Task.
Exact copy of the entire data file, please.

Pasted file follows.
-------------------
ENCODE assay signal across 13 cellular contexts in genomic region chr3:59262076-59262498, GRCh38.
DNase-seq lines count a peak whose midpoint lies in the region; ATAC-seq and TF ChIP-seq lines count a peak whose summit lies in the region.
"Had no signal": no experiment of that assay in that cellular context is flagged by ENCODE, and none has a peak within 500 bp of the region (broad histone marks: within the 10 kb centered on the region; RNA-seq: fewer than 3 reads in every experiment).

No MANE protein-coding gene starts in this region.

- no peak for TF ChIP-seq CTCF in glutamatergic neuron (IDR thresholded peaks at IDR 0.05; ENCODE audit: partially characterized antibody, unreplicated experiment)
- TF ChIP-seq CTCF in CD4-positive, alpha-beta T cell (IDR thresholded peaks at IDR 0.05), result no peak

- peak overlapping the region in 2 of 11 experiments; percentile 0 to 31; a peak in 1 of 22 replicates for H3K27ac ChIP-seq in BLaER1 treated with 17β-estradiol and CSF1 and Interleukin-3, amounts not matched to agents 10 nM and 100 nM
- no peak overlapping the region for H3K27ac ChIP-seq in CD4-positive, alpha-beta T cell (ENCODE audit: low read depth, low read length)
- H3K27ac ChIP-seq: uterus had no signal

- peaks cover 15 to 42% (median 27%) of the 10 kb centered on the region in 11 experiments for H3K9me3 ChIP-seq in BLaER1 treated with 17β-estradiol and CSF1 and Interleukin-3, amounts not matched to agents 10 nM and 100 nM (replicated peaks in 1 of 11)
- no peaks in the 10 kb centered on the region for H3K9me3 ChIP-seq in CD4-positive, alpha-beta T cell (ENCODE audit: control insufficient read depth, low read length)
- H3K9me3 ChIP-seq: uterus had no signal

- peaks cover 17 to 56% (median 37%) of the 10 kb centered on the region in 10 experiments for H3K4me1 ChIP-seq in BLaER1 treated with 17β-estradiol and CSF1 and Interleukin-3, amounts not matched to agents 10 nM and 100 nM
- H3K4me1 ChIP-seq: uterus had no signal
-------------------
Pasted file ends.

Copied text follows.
ENCODE assay signal across 13 cellular contexts in genomic region chr3:59262076-59262498, GRCh38.
DNase-seq lines count a peak whose midpoint lies in the region; ATAC-seq and TF ChIP-seq lines count a peak whose summit lies in the region.
"Had no signal": no experiment of that assay in that cellular context is flagged by ENCODE, and none has a peak within 500 bp of the region (broad histone marks: within the 10 kb centered on the region; RNA-seq: fewer than 3 reads in every experiment).

No MANE protein-coding gene starts in this region.

- no peak for TF ChIP-seq CTCF in glutamatergic neuron (IDR thresholded peaks at IDR 0.05; ENCODE audit: partially characterized antibody, unreplicated experiment)
- TF ChIP-seq CTCF in CD4-positive, alpha-beta T cell (IDR thresholded peaks at IDR 0.05), result no peak

- peak overlapping the region in 2 of 11 experiments; percentile 0 to 31; a peak in 1 of 22 replicates for H3K27ac ChIP-seq in BLaER1 treated with 17β-estradiol and CSF1 and Interleukin-3, amounts not matched to agents 10 nM and 100 nM
- no peak overlapping the region for H3K27ac ChIP-seq in CD4-positive, alpha-beta T cell (ENCODE audit: low read depth, low read length)
- H3K27ac ChIP-seq: uterus had no signal

- peaks cover 15 to 42% (median 27%) of the 10 kb centered on the region in 11 experiments for H3K9me3 ChIP-seq in BLaER1 treated with 17β-estradiol and CSF1 and Interleukin-3, amounts not matched to agents 10 nM and 100 nM (replicated peaks in 1 of 11)
- no peaks in the 10 kb centered on the region for H3K9me3 ChIP-seq in CD4-positive, alpha-beta T cell (ENCODE audit: control insufficient read depth, low read length)
- H3K9me3 ChIP-seq: uterus had no signal

- peaks cover 17 to 56% (median 37%) of the 10 kb centered on the region in 10 experiments for H3K4me1 ChIP-seq in BLaER1 treated with 17β-estradiol and CSF1 and Interleukin-3, amounts not matched to agents 10 nM and 100 nM
- H3K4me1 ChIP-seq: uterus had no signal